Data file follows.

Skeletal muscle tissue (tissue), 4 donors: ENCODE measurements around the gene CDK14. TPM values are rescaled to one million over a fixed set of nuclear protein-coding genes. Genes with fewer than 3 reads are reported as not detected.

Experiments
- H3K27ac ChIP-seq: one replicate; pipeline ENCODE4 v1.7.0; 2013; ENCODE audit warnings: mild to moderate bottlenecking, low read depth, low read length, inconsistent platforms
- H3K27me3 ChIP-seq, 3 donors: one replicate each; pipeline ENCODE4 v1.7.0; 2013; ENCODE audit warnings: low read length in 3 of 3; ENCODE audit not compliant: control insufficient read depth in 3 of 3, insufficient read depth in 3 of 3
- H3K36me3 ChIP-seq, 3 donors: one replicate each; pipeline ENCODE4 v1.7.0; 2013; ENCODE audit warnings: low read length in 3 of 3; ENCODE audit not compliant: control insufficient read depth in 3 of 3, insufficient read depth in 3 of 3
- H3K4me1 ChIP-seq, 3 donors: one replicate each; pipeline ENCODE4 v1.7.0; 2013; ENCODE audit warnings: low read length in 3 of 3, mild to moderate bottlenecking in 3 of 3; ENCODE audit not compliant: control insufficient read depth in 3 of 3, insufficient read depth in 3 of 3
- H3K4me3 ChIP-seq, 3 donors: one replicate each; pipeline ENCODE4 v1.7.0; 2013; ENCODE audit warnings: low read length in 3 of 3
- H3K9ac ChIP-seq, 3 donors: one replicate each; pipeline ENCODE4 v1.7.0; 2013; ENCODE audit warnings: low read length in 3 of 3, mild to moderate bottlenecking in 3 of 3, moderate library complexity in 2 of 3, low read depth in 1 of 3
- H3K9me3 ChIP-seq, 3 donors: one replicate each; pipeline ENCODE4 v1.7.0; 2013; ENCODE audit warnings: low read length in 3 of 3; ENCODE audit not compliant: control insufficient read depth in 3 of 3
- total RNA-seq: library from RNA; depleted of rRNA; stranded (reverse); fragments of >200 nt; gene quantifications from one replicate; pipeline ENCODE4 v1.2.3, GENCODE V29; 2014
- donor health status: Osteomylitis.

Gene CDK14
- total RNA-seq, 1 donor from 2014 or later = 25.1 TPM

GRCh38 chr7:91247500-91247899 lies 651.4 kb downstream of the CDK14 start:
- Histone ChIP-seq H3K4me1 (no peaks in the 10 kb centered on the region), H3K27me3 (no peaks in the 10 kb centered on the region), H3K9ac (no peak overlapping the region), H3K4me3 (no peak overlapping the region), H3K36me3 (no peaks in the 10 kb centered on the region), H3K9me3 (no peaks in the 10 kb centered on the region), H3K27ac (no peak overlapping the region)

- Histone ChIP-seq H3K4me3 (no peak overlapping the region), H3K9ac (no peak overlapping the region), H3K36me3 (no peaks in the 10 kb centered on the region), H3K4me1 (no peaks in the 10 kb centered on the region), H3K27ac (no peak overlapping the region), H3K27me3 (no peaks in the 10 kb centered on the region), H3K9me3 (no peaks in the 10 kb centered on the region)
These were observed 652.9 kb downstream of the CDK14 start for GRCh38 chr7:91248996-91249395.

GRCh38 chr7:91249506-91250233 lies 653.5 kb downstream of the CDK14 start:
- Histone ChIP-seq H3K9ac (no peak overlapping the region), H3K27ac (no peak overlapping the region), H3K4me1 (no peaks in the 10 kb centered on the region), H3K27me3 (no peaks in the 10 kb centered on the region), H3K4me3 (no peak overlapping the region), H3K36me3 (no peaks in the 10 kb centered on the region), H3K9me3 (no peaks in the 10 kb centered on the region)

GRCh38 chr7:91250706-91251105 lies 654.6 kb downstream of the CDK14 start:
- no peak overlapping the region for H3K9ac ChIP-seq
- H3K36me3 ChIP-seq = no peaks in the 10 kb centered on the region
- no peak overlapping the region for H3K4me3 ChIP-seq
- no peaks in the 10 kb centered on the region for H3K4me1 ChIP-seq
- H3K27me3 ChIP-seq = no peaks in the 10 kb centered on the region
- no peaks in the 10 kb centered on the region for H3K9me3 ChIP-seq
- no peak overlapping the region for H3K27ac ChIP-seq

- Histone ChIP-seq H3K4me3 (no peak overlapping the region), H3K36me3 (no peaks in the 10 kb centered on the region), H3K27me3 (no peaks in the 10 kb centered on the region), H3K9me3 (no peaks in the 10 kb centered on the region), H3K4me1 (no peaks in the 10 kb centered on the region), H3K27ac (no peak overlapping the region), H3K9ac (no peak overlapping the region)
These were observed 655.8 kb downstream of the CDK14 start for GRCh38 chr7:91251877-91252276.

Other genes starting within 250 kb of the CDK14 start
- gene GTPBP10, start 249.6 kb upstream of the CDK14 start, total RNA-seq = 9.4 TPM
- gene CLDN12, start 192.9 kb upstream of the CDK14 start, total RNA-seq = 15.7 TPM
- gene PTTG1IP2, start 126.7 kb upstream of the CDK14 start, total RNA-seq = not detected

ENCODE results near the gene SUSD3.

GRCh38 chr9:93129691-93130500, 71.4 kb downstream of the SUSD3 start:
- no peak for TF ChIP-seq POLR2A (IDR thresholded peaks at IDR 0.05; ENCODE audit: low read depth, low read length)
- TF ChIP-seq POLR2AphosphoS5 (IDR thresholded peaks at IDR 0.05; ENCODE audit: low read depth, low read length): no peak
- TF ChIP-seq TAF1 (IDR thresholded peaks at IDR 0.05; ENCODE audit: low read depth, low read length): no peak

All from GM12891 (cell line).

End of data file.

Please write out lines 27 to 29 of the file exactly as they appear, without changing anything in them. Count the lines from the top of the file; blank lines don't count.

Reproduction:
- no peak overlapping the region for H3K27ac ChIP-seq

- Histone ChIP-seq H3K4me3 (no peak overlapping the region), H3K36me3 (no peaks in the 10 kb centered on the region), H3K27me3 (no peaks in the 10 kb centered on the region), H3K9me3 (no peaks in the 10 kb centered on the region), H3K4me1 (no peaks in the 10 kb centered on the region), H3K27ac (no peak overlapping the region), H3K9ac (no peak overlapping the region)
These were observed 655.8 kb downstream of the CDK14 start for GRCh38 chr7:91251877-91252276.